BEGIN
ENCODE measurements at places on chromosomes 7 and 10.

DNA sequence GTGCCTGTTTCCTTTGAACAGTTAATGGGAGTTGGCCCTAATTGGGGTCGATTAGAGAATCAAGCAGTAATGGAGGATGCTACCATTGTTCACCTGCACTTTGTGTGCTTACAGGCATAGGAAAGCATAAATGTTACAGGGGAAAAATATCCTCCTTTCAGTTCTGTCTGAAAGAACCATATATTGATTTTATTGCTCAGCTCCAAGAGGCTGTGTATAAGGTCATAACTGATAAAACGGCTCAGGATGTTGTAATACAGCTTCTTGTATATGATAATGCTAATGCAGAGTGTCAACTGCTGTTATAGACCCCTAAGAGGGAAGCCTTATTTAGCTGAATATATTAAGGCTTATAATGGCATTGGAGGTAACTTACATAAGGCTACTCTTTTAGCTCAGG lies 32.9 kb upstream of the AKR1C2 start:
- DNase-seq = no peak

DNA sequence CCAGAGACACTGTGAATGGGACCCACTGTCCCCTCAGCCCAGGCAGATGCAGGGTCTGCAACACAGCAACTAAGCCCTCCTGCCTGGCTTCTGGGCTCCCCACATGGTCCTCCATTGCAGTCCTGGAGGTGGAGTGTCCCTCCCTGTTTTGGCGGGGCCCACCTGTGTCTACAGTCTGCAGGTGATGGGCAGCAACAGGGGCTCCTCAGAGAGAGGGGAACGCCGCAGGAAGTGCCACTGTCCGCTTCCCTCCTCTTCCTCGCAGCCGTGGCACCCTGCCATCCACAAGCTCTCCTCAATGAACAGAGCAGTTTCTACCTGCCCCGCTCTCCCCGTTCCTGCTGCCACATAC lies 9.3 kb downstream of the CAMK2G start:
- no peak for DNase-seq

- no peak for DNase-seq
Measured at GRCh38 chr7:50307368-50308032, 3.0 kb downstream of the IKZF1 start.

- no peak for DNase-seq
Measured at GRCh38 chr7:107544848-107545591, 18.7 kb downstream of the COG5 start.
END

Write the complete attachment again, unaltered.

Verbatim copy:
ENCODE measurements at places on chromosomes 7 and 10.

DNA sequence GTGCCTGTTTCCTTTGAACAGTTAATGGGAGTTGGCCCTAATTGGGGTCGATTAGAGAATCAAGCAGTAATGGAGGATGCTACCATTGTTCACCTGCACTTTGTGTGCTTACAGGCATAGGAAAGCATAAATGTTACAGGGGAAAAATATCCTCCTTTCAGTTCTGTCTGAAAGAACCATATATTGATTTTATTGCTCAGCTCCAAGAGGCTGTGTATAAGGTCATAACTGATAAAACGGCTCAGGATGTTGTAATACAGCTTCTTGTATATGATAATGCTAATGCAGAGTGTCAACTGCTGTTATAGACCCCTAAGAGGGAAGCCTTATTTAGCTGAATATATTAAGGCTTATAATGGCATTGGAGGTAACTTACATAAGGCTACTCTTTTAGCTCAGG lies 32.9 kb upstream of the AKR1C2 start:
- DNase-seq = no peak

DNA sequence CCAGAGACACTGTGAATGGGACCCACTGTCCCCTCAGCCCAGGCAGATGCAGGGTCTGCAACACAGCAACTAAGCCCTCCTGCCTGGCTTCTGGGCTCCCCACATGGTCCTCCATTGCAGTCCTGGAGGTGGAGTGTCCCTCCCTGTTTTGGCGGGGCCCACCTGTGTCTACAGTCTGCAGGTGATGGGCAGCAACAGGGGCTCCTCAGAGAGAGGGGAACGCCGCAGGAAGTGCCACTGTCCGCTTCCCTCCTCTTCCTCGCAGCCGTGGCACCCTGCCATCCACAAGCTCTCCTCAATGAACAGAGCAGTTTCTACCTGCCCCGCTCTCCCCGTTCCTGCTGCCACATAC lies 9.3 kb downstream of the CAMK2G start:
- no peak for DNase-seq

- no peak for DNase-seq
Measured at GRCh38 chr7:50307368-50308032, 3.0 kb downstream of the IKZF1 start.

- no peak for DNase-seq
Measured at GRCh38 chr7:107544848-107545591, 18.7 kb downstream of the COG5 start.